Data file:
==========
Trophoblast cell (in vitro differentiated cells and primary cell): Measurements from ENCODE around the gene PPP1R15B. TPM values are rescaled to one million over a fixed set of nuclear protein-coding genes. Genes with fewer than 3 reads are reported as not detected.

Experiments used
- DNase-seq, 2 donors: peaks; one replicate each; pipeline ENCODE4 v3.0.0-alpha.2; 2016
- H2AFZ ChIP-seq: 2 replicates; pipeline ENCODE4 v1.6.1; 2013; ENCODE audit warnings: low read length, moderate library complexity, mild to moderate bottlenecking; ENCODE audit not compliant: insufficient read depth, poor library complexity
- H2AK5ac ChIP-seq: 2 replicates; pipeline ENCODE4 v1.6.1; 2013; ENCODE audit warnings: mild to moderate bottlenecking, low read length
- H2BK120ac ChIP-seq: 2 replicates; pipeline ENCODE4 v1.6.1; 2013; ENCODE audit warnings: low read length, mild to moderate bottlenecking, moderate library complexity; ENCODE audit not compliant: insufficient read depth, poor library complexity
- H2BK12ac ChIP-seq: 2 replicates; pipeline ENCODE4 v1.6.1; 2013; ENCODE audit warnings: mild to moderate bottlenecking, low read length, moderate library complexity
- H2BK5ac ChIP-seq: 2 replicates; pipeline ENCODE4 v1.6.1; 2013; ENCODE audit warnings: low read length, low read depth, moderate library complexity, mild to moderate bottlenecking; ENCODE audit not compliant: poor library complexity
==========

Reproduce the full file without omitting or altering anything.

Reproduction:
Trophoblast cell (in vitro differentiated cells and primary cell): Measurements from ENCODE around the gene PPP1R15B. TPM values are rescaled to one million over a fixed set of nuclear protein-coding genes. Genes with fewer than 3 reads are reported as not detected.

Experiments used
- DNase-seq, 2 donors: peaks; one replicate each; pipeline ENCODE4 v3.0.0-alpha.2; 2016
- H2AFZ ChIP-seq: 2 replicates; pipeline ENCODE4 v1.6.1; 2013; ENCODE audit warnings: low read length, moderate library complexity, mild to moderate bottlenecking; ENCODE audit not compliant: insufficient read depth, poor library complexity
- H2AK5ac ChIP-seq: 2 replicates; pipeline ENCODE4 v1.6.1; 2013; ENCODE audit warnings: mild to moderate bottlenecking, low read length
- H2BK120ac ChIP-seq: 2 replicates; pipeline ENCODE4 v1.6.1; 2013; ENCODE audit warnings: low read length, mild to moderate bottlenecking, moderate library complexity; ENCODE audit not compliant: insufficient read depth, poor library complexity
- H2BK12ac ChIP-seq: 2 replicates; pipeline ENCODE4 v1.6.1; 2013; ENCODE audit warnings: mild to moderate bottlenecking, low read length, moderate library complexity
- H2BK5ac ChIP-seq: 2 replicates; pipeline ENCODE4 v1.6.1; 2013; ENCODE audit warnings: low read length, low read depth, moderate library complexity, mild to moderate bottlenecking; ENCODE audit not compliant: poor library complexity